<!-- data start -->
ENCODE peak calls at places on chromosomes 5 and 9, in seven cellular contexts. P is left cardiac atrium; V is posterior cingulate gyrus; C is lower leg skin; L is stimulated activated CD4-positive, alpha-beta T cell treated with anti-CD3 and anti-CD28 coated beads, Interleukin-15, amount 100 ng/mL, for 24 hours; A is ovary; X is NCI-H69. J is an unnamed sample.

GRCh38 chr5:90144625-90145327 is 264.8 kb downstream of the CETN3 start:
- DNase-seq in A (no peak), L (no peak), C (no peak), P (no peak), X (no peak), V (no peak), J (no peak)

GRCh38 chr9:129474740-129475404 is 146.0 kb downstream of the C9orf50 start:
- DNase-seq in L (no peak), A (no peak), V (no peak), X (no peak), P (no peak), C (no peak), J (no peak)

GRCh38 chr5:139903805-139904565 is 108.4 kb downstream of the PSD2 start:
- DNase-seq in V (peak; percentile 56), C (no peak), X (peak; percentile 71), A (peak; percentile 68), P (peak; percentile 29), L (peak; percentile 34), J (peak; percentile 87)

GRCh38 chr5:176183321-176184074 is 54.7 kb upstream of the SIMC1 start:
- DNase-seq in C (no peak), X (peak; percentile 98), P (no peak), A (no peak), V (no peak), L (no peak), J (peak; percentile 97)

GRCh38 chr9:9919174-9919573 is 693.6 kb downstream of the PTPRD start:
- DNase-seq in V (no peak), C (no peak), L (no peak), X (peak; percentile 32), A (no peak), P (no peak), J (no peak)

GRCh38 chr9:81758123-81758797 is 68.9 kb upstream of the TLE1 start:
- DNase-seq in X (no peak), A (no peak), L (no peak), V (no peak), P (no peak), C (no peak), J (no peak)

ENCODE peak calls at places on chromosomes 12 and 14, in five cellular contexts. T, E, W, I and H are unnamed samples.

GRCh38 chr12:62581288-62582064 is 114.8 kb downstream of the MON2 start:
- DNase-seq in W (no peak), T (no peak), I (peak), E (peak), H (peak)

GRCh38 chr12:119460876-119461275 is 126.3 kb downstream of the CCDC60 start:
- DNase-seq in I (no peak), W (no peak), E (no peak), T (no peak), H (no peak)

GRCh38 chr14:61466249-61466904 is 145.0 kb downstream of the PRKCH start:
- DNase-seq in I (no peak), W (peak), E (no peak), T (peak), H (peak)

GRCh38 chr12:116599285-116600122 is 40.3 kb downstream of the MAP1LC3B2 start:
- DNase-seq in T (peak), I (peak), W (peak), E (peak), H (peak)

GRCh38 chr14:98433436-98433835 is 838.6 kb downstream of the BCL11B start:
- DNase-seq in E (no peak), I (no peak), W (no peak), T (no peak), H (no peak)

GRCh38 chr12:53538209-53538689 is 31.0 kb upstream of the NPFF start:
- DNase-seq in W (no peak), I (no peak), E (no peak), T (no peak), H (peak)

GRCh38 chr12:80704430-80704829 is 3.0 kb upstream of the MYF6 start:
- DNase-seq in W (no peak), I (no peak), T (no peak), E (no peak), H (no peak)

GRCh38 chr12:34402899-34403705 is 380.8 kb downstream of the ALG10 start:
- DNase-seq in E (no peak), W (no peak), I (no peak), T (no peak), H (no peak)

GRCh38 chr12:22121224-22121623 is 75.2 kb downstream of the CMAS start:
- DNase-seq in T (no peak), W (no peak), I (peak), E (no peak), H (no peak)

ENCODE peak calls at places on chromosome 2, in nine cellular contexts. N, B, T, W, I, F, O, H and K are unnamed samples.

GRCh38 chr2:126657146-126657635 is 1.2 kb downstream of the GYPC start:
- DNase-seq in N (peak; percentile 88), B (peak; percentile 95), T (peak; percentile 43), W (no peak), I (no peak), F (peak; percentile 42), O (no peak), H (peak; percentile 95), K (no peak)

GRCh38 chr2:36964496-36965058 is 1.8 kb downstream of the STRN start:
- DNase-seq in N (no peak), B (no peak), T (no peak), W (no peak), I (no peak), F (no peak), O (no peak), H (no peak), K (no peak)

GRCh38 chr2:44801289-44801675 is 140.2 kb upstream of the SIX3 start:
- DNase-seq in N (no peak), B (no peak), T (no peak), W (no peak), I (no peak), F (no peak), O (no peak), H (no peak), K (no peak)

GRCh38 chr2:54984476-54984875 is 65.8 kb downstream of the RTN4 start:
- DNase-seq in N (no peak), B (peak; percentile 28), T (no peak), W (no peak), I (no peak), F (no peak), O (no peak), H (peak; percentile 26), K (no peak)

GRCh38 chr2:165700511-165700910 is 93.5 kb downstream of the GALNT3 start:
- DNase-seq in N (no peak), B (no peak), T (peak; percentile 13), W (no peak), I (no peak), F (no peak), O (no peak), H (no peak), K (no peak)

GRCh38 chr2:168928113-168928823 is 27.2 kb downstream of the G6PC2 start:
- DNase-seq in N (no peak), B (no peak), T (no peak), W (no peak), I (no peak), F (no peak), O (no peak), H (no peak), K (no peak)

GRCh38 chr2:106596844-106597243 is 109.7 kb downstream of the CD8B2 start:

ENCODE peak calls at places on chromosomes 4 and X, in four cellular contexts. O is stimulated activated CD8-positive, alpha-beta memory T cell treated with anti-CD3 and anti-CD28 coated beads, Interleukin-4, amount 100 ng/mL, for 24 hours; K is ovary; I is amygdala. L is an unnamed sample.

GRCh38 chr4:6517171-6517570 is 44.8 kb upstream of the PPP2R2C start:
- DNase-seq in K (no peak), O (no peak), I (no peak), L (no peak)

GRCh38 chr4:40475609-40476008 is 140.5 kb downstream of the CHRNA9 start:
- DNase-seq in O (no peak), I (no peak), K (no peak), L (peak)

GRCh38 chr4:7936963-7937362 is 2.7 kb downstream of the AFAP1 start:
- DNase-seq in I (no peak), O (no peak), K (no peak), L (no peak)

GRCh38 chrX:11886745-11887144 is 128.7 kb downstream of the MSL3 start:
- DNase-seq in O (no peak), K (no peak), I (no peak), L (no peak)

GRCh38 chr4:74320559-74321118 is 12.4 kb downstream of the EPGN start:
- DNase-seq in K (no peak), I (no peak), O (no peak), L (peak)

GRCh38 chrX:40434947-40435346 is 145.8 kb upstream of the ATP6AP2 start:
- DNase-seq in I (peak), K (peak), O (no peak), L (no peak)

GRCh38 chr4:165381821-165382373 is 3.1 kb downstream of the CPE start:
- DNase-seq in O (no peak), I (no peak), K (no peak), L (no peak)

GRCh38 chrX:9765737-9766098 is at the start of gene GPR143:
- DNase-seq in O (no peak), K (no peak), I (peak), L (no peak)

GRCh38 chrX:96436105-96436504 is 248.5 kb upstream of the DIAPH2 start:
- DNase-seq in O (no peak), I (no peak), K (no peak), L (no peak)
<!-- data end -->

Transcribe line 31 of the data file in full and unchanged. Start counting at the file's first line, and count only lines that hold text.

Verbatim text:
GRCh38 chr12:22121224-22121623 is 75.2 kb downstream of the CMAS start: